Protein: 4 Healthy Sources (And 4 to Stay Away From)

Protein is an essential macronutrient that helps our body build and repair tissues, produce hormones and enzymes, and support the immune system. You can’t take it out of your dietary equation, and that’s non-negotiable.

In fact, studies show that consuming more protein in standard or low-calorie diets promotes a healthier body composition with less fat, and in spite of that, gives you greater energy reserves. That just goes to show that athletes and gym-goers aren’t the only ones who can enjoy the boost from a high-protein diet, although coupling that with exercise will maximize the benefits.

However, you can’t just go around throwing in any source of protein out there into your diet, not without adverse health consequences. Just like you want to be selective with the kinds of supplements you’re taking, the same goes for selecting your sources of protein, because not all protein sources are created equal. Let’s explore some of the most common sources of high protein foods:

The Healthiest Sources of Protein


Fish is an excellent source of protein, and it’s also rich in heart-healthy omega-3 fatty acids. Eating fish can help lower the risk of heart disease, stroke, and other chronic conditions. Salmon, mackerel, and sardines are some of the best sources of protein-rich fish.


Eggs are a complete protein source, meaning they contain all nine essential amino acids that the body needs. They’re also a good source of vitamins and minerals, such as vitamin D, choline, and selenium.


If you’re looking for plant-based sources of protein, legumes, such as beans, lentils, and chickpeas, are an excellent option. They’re also high in fiber, which can help regulate blood sugar levels and promote digestive health.

Nuts and Seeds

Other than being jam-packed with protein and essential nutrients, nuts and seeds also contain high levels of healthy unsaturated fats. Almonds, pistachios, chia seeds, and pumpkin seeds are some of the best protein-rich options.

Unhealthy Sources of Protein

Fast Food

Don’t listen to that gym bro suggesting a whole bucket of KFC for your protein fix. While you can find quick, tasty protein in fast food, you’re also consuming excessive amounts of calories, unhealthy fats, and added sugars. In addition, processed meats, such as hot dogs, sausages, and bacon, are high in saturated fat and sodium, which are also linked to an increased risk of cancer, heart disease, and other health problems.

Red Meat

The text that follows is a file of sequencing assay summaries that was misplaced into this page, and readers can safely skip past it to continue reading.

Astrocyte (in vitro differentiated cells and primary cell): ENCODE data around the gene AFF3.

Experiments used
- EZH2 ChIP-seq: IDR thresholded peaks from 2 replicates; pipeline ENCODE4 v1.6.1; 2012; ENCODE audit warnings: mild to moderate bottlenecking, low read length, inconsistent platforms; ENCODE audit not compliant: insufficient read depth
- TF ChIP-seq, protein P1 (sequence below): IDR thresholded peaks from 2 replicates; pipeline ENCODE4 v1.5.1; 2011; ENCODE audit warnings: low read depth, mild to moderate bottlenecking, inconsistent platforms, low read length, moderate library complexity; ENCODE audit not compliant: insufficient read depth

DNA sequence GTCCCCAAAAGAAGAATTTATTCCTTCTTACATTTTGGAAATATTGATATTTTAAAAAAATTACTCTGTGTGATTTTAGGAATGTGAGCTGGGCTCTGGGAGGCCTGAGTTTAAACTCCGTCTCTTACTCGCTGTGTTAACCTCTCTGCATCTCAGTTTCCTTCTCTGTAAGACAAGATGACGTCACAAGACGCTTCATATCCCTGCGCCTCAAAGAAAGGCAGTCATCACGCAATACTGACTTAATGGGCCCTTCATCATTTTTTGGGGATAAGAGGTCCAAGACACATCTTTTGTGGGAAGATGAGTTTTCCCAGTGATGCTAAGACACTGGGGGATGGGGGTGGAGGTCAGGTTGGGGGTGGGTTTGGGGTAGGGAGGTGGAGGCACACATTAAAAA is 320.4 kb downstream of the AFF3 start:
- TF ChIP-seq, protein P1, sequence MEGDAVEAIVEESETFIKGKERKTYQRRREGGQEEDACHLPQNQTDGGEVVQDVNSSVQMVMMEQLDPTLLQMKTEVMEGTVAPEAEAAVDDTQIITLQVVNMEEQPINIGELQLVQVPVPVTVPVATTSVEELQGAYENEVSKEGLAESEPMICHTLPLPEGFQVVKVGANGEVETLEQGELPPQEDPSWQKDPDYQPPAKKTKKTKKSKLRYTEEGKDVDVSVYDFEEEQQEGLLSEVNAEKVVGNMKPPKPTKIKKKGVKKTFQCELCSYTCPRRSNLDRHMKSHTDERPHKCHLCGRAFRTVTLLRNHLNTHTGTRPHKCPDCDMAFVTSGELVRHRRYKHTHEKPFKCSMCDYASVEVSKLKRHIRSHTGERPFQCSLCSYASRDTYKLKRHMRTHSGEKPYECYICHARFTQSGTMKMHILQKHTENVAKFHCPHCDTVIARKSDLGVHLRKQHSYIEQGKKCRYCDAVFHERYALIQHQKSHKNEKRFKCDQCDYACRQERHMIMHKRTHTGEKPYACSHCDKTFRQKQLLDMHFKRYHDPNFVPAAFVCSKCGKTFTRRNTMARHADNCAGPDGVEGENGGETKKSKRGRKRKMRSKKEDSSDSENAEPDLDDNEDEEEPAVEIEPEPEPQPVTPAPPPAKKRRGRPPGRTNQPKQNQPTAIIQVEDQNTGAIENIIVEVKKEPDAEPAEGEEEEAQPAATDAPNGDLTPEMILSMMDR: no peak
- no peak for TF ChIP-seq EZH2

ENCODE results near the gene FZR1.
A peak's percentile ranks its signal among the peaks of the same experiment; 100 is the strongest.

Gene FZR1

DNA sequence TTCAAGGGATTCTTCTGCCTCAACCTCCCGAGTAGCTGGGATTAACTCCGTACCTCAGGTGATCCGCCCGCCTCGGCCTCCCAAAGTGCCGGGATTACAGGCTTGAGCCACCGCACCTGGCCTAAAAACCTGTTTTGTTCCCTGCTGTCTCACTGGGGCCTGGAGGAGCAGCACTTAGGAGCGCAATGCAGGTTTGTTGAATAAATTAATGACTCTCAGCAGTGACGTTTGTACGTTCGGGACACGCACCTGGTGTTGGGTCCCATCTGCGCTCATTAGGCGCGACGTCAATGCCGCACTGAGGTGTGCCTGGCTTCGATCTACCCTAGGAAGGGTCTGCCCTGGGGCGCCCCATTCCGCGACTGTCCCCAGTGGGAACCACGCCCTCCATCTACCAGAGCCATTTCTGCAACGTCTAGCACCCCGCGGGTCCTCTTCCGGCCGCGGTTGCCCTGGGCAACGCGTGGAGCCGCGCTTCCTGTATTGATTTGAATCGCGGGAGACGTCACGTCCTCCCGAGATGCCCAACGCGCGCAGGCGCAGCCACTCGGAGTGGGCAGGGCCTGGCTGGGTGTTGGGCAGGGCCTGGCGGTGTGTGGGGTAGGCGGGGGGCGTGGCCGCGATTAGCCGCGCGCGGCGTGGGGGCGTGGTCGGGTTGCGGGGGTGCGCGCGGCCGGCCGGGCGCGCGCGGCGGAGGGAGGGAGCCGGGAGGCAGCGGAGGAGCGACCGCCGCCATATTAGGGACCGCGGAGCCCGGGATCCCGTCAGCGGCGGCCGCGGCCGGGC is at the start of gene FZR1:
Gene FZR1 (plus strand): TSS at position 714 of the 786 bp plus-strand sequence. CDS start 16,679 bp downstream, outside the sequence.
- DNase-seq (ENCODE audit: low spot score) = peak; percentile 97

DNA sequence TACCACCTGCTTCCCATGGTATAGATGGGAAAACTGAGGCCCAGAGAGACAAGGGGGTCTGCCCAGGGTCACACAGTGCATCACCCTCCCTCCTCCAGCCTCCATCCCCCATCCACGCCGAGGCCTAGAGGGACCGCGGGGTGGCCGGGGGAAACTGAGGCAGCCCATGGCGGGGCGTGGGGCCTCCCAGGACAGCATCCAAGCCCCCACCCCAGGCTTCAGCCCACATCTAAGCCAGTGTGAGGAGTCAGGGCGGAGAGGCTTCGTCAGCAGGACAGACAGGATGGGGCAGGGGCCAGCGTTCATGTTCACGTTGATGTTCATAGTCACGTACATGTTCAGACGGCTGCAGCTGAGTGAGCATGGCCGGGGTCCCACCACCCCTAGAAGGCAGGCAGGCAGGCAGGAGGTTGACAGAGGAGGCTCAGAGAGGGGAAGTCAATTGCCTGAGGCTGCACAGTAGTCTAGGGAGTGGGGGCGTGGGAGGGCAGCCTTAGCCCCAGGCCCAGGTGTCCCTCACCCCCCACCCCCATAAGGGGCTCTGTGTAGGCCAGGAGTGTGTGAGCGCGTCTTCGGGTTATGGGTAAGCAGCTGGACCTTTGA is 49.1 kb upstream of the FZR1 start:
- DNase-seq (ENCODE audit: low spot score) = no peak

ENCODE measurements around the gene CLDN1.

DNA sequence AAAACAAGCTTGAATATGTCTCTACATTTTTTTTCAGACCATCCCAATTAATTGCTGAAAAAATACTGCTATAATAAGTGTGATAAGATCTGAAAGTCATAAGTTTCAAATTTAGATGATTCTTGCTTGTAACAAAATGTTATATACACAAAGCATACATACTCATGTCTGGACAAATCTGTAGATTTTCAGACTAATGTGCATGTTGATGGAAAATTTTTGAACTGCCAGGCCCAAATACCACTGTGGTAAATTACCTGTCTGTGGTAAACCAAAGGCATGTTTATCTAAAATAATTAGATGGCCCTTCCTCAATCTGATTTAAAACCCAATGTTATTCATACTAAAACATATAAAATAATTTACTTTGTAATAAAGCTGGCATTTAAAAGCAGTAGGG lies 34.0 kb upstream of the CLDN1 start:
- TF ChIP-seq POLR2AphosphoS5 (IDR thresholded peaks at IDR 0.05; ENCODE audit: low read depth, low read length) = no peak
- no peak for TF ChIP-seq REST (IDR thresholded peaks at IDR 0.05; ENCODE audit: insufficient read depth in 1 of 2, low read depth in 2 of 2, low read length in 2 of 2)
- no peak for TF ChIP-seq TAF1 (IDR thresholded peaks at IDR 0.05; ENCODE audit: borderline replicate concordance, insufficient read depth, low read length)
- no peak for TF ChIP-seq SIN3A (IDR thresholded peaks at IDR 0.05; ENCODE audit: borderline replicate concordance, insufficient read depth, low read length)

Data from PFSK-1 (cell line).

It’s okay to enjoy a nice, juicy steak every once in a while, but you shouldn’t be looking for red meat as one of your staples of protein intake. It’s high in saturated fat, which can increase the risk of heart disease and other chronic conditions.

Dairy Products

While dairy products, such as milk, cheese, and yogurt, can be a good source of protein, they’re also high in saturated fat. Consuming too much dairy can increase the risk of heart disease and other health problems. It’s also not viable if you’re lactose intolerant, in which case, you have to find alternatives.

Low-Quality Protein Supplements

Protein supplements are generally fine to consume and are a super convenient way to increase protein intake – they go great as a smoothie ingredient – but you have to be sure to read the label first. Some supplements contain added sugars, artificial sweeteners, and other additives. Consuming too much protein from supplements can also put a strain on the kidneys and increase the risk of dehydration. It’s best to get protein from whole food sources whenever possible.

Are There Other Ways to Beef up My Diet?

Now you understand that simply seeing higher levels of protein on a food label doesn’t mean it’s healthy for you. It’s important to be selective and mindful of your overall nutritional intake rather than going tunnel vision on one macronutrient. In fact, your nutrition is unique to your body, as determined by your DNA, which is why a genetic test from CircleDNA can help you better understand how your body responds to certain foods. In turn, you can better optimize your diet, including finding sources of protein that yield the best results uniquely for your genetic makeup.

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